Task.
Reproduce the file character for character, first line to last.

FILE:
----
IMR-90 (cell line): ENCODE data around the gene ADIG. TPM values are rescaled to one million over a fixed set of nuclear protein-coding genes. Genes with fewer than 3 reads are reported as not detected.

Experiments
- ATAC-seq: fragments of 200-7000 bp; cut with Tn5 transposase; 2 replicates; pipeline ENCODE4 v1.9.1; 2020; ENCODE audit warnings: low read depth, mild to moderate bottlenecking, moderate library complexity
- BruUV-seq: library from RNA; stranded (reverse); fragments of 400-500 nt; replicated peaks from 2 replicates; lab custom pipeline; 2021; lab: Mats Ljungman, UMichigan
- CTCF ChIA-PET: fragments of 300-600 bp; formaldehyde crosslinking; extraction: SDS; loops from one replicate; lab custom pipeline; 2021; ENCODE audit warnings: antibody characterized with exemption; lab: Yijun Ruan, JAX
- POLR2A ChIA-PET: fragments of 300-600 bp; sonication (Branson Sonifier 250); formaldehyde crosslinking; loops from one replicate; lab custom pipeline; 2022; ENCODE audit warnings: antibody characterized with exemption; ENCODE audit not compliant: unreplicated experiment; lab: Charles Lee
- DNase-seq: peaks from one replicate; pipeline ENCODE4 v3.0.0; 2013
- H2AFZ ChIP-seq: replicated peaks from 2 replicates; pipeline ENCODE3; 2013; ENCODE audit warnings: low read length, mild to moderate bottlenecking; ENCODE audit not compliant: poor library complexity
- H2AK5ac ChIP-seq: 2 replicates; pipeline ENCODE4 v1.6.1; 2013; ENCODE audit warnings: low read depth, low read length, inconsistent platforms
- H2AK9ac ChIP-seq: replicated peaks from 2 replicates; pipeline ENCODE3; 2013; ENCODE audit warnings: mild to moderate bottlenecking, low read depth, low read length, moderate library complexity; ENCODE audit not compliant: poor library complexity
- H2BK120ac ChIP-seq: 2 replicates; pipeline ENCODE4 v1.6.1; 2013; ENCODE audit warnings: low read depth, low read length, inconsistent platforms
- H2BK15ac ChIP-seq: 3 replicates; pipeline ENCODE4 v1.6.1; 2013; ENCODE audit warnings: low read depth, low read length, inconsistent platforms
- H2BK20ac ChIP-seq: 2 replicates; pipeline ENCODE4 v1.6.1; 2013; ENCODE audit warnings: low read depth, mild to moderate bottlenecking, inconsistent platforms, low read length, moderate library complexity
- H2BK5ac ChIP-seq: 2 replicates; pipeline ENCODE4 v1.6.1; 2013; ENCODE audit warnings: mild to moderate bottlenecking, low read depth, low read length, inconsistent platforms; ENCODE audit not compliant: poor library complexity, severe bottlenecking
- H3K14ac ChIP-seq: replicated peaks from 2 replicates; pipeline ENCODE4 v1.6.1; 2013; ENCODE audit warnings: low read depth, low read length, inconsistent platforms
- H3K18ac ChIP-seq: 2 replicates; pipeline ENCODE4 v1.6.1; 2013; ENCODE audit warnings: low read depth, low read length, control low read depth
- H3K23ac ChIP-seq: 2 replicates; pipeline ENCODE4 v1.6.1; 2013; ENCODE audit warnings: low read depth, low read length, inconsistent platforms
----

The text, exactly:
IMR-90 (cell line): ENCODE data around the gene ADIG. TPM values are rescaled to one million over a fixed set of nuclear protein-coding genes. Genes with fewer than 3 reads are reported as not detected.

Experiments
- ATAC-seq: fragments of 200-7000 bp; cut with Tn5 transposase; 2 replicates; pipeline ENCODE4 v1.9.1; 2020; ENCODE audit warnings: low read depth, mild to moderate bottlenecking, moderate library complexity
- BruUV-seq: library from RNA; stranded (reverse); fragments of 400-500 nt; replicated peaks from 2 replicates; lab custom pipeline; 2021; lab: Mats Ljungman, UMichigan
- CTCF ChIA-PET: fragments of 300-600 bp; formaldehyde crosslinking; extraction: SDS; loops from one replicate; lab custom pipeline; 2021; ENCODE audit warnings: antibody characterized with exemption; lab: Yijun Ruan, JAX
- POLR2A ChIA-PET: fragments of 300-600 bp; sonication (Branson Sonifier 250); formaldehyde crosslinking; loops from one replicate; lab custom pipeline; 2022; ENCODE audit warnings: antibody characterized with exemption; ENCODE audit not compliant: unreplicated experiment; lab: Charles Lee
- DNase-seq: peaks from one replicate; pipeline ENCODE4 v3.0.0; 2013
- H2AFZ ChIP-seq: replicated peaks from 2 replicates; pipeline ENCODE3; 2013; ENCODE audit warnings: low read length, mild to moderate bottlenecking; ENCODE audit not compliant: poor library complexity
- H2AK5ac ChIP-seq: 2 replicates; pipeline ENCODE4 v1.6.1; 2013; ENCODE audit warnings: low read depth, low read length, inconsistent platforms
- H2AK9ac ChIP-seq: replicated peaks from 2 replicates; pipeline ENCODE3; 2013; ENCODE audit warnings: mild to moderate bottlenecking, low read depth, low read length, moderate library complexity; ENCODE audit not compliant: poor library complexity
- H2BK120ac ChIP-seq: 2 replicates; pipeline ENCODE4 v1.6.1; 2013; ENCODE audit warnings: low read depth, low read length, inconsistent platforms
- H2BK15ac ChIP-seq: 3 replicates; pipeline ENCODE4 v1.6.1; 2013; ENCODE audit warnings: low read depth, low read length, inconsistent platforms
- H2BK20ac ChIP-seq: 2 replicates; pipeline ENCODE4 v1.6.1; 2013; ENCODE audit warnings: low read depth, mild to moderate bottlenecking, inconsistent platforms, low read length, moderate library complexity
- H2BK5ac ChIP-seq: 2 replicates; pipeline ENCODE4 v1.6.1; 2013; ENCODE audit warnings: mild to moderate bottlenecking, low read depth, low read length, inconsistent platforms; ENCODE audit not compliant: poor library complexity, severe bottlenecking
- H3K14ac ChIP-seq: replicated peaks from 2 replicates; pipeline ENCODE4 v1.6.1; 2013; ENCODE audit warnings: low read depth, low read length, inconsistent platforms
- H3K18ac ChIP-seq: 2 replicates; pipeline ENCODE4 v1.6.1; 2013; ENCODE audit warnings: low read depth, low read length, control low read depth
- H3K23ac ChIP-seq: 2 replicates; pipeline ENCODE4 v1.6.1; 2013; ENCODE audit warnings: low read depth, low read length, inconsistent platforms